With the release of Shadow and Bone on Netflix, I got to thinking how huffy some readers get when a great book makes it to the screen. Book to TV or film adaptations are getting a bad rep with book purists. Well… great stories should NOT be limited to one medium.

I’m all for books. I love books. On my bookshelf. On my Kindle or Google Books. In audiobooks. I love all book formats. Reading or listening to books forces my imagination. I focus on visual words to lose myself or I listen to someone reading a story like meditation. 

So when a great book pops up in a series or film, I jump at the chance to see what it looks like. 

My mind adjusts and is more open to another version of the book. Because let’s face it, that’s all it is, another version, an adaptation, a director and screenwriter’s interpretation of the story. 

We have to separate the mediums of the written word and the theatrical adaptation. 

To huff and moan about these adaptations is futile because it is not always meant for the same people who read the original book. By adapting a book to another medium, it’s reaching out to new fans, new people to appreciate the greatness of the story.

To huff and moan that anyone had the audacity to turn the book into a visual adaptation is to deny people fantastic books that captured so many readers. Some people don’t have time to read or struggle with reading, or find it hard to turn the descriptions into something visual. 

We all deserve great stories in whatever form of media suits us best.

Let’s talk examples…

A Song of Fire and Ice was adapted to the TV series, Game of Thrones. I started reading the books after I saw the season 1 of the TV adaptation and wasn’t a fan of the books. I just didn’t enjoy the writing style, but I liked the story, so the TV version was more my thing.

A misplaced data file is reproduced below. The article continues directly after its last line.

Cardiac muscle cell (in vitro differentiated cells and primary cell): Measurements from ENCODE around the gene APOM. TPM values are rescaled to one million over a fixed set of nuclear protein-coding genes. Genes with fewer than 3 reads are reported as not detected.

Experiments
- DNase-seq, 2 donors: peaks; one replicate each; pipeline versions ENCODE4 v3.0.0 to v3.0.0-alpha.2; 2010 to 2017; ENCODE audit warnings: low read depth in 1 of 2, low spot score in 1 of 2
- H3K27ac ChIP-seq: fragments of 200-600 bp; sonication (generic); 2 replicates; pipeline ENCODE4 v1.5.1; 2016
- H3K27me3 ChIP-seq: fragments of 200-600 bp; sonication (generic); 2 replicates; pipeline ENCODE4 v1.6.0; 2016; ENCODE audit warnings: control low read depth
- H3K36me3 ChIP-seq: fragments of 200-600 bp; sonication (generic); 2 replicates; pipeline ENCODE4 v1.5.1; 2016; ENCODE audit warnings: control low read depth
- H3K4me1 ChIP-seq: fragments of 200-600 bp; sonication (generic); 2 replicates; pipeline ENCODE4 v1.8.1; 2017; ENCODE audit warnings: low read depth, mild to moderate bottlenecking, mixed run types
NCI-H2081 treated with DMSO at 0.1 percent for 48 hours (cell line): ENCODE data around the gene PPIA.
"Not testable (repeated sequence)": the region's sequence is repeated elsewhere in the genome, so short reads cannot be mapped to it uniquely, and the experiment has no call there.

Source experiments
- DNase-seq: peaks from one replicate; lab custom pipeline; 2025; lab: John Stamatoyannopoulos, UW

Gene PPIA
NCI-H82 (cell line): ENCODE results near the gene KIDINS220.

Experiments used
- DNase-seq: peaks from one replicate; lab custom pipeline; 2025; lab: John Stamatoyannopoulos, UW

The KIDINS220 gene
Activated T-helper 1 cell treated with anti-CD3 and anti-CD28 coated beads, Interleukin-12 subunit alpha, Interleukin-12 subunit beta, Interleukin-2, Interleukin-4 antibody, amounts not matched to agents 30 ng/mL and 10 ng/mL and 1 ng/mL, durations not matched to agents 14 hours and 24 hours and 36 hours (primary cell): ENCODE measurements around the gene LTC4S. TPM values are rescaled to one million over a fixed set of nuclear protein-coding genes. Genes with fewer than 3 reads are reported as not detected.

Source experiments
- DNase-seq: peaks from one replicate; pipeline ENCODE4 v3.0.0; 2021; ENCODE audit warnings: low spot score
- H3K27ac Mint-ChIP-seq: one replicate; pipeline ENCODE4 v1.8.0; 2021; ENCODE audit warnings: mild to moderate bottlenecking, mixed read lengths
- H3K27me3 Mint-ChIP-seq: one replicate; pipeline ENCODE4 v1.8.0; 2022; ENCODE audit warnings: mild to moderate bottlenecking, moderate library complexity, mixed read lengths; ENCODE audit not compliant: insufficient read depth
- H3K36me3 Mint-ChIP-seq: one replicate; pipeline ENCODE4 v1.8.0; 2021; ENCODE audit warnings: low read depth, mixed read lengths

I loved Netflix’s adaptation of Cassandra Clare’s Mortal Instruments. The TV series, Shadow Hunters, held the same amazing stories and characters with exciting variations for anyone who’d already read the books, which I had—all six if them. The TV series played on the same character challenges and personal issues while spicing things up so existing readers were teased with variations of the existing story. 

I read Leigh Bardugo’s Shadow and Bone a couple of years ago and quite liked it. Now there’s a Netflix serious of the books. I’m excited for it and have seen the first couple of episodes to find a fun balance of similarities and differences. And Ben Barnes pulls off another great fictional character after his portrayal of Dorian Gray and Prince Caspian from the Chronicles of Narnia, more classic stories brought to life. 

And let’s not forget Lord of the RIngs and The Hobbit. These were just as epic on screen as they were on the page. Releasing them as movies renewed many fans’ love for these fantastical and inspiring adventures.

Not everyone has the time or ability to read books. But a 2 hour film, or 40 minute TV show per week reaches an even bigger audience and may encourage people to read the book too, having found a story worth reading. 

TV or film is never a true representation of a good book, so we shouldn’t expect it to, and book purists should shut up and stick to their books only book club or whatever.

Image by StockSnap from Pixabay 

4 Comments »

  1. Couldn’t agree more! Lost count of how many books read that would be awesome if ever made into a film or movie. However, as mentioned in the piece, most always the film adaptations of books often aren’t as good. However, the best book to film adaptations sticks closely to the beloved books they seek to represent. One such example that seemed to be closely identical book depiction is in a classic film called, Of Mice and Men 1992 (film). Although some may disagree even with that assessment. Great read looking forward to reading more posts. Peace & Blessings.

    Liked by 1 person

  2. Yes — good point. Putting a story into a new medium always requires some adjustment. (The same is true even of a translation in words into another language.)

    As a rule, my impression is that the book is better than the movie — but both can be worth experiencing. And every now and then, the movie *improves* on the book. Just often enough to keep us guessing . . .

    Liked by 1 person

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